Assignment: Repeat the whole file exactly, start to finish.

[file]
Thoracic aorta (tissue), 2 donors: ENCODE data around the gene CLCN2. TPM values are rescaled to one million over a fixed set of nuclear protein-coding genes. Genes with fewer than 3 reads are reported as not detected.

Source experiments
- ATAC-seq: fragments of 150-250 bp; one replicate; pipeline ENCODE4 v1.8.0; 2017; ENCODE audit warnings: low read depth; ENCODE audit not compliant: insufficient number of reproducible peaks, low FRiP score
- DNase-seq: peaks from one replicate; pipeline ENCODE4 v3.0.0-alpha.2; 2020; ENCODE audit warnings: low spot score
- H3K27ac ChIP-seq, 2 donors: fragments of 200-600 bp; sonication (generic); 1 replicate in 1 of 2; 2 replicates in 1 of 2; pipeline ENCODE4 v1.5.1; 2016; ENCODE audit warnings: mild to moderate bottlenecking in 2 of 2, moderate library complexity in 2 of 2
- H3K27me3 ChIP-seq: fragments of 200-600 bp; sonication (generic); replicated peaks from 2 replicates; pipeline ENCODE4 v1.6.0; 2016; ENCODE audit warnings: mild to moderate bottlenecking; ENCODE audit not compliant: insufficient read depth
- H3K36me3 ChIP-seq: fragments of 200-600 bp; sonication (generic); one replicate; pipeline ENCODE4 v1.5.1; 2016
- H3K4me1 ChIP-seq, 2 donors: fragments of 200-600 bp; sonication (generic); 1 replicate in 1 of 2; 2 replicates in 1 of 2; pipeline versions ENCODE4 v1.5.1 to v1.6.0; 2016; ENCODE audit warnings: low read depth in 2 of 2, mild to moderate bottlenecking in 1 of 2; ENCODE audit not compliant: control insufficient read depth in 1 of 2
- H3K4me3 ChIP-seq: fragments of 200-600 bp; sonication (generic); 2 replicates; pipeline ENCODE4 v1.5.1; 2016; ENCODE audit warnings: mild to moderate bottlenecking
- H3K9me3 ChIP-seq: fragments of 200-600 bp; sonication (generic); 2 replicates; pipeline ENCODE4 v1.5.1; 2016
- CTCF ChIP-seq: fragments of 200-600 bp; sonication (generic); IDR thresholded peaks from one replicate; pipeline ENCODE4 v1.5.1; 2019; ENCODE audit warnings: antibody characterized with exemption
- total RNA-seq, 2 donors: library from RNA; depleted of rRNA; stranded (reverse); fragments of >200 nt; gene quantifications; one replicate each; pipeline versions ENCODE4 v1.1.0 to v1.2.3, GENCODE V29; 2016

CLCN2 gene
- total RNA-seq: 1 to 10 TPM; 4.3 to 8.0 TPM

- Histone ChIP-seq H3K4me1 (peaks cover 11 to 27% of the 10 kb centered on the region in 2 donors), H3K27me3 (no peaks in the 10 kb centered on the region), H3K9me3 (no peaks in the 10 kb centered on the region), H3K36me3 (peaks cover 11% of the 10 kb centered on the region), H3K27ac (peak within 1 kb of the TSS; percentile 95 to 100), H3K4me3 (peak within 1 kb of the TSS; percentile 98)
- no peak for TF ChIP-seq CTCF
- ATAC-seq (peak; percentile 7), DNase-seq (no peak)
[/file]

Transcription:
Thoracic aorta (tissue), 2 donors: ENCODE data around the gene CLCN2. TPM values are rescaled to one million over a fixed set of nuclear protein-coding genes. Genes with fewer than 3 reads are reported as not detected.

Source experiments
- ATAC-seq: fragments of 150-250 bp; one replicate; pipeline ENCODE4 v1.8.0; 2017; ENCODE audit warnings: low read depth; ENCODE audit not compliant: insufficient number of reproducible peaks, low FRiP score
- DNase-seq: peaks from one replicate; pipeline ENCODE4 v3.0.0-alpha.2; 2020; ENCODE audit warnings: low spot score
- H3K27ac ChIP-seq, 2 donors: fragments of 200-600 bp; sonication (generic); 1 replicate in 1 of 2; 2 replicates in 1 of 2; pipeline ENCODE4 v1.5.1; 2016; ENCODE audit warnings: mild to moderate bottlenecking in 2 of 2, moderate library complexity in 2 of 2
- H3K27me3 ChIP-seq: fragments of 200-600 bp; sonication (generic); replicated peaks from 2 replicates; pipeline ENCODE4 v1.6.0; 2016; ENCODE audit warnings: mild to moderate bottlenecking; ENCODE audit not compliant: insufficient read depth
- H3K36me3 ChIP-seq: fragments of 200-600 bp; sonication (generic); one replicate; pipeline ENCODE4 v1.5.1; 2016
- H3K4me1 ChIP-seq, 2 donors: fragments of 200-600 bp; sonication (generic); 1 replicate in 1 of 2; 2 replicates in 1 of 2; pipeline versions ENCODE4 v1.5.1 to v1.6.0; 2016; ENCODE audit warnings: low read depth in 2 of 2, mild to moderate bottlenecking in 1 of 2; ENCODE audit not compliant: control insufficient read depth in 1 of 2
- H3K4me3 ChIP-seq: fragments of 200-600 bp; sonication (generic); 2 replicates; pipeline ENCODE4 v1.5.1; 2016; ENCODE audit warnings: mild to moderate bottlenecking
- H3K9me3 ChIP-seq: fragments of 200-600 bp; sonication (generic); 2 replicates; pipeline ENCODE4 v1.5.1; 2016
- CTCF ChIP-seq: fragments of 200-600 bp; sonication (generic); IDR thresholded peaks from one replicate; pipeline ENCODE4 v1.5.1; 2019; ENCODE audit warnings: antibody characterized with exemption
- total RNA-seq, 2 donors: library from RNA; depleted of rRNA; stranded (reverse); fragments of >200 nt; gene quantifications; one replicate each; pipeline versions ENCODE4 v1.1.0 to v1.2.3, GENCODE V29; 2016

CLCN2 gene
- total RNA-seq: 1 to 10 TPM; 4.3 to 8.0 TPM

- Histone ChIP-seq H3K4me1 (peaks cover 11 to 27% of the 10 kb centered on the region in 2 donors), H3K27me3 (no peaks in the 10 kb centered on the region), H3K9me3 (no peaks in the 10 kb centered on the region), H3K36me3 (peaks cover 11% of the 10 kb centered on the region), H3K27ac (peak within 1 kb of the TSS; percentile 95 to 100), H3K4me3 (peak within 1 kb of the TSS; percentile 98)
- no peak for TF ChIP-seq CTCF
- ATAC-seq (peak; percentile 7), DNase-seq (no peak)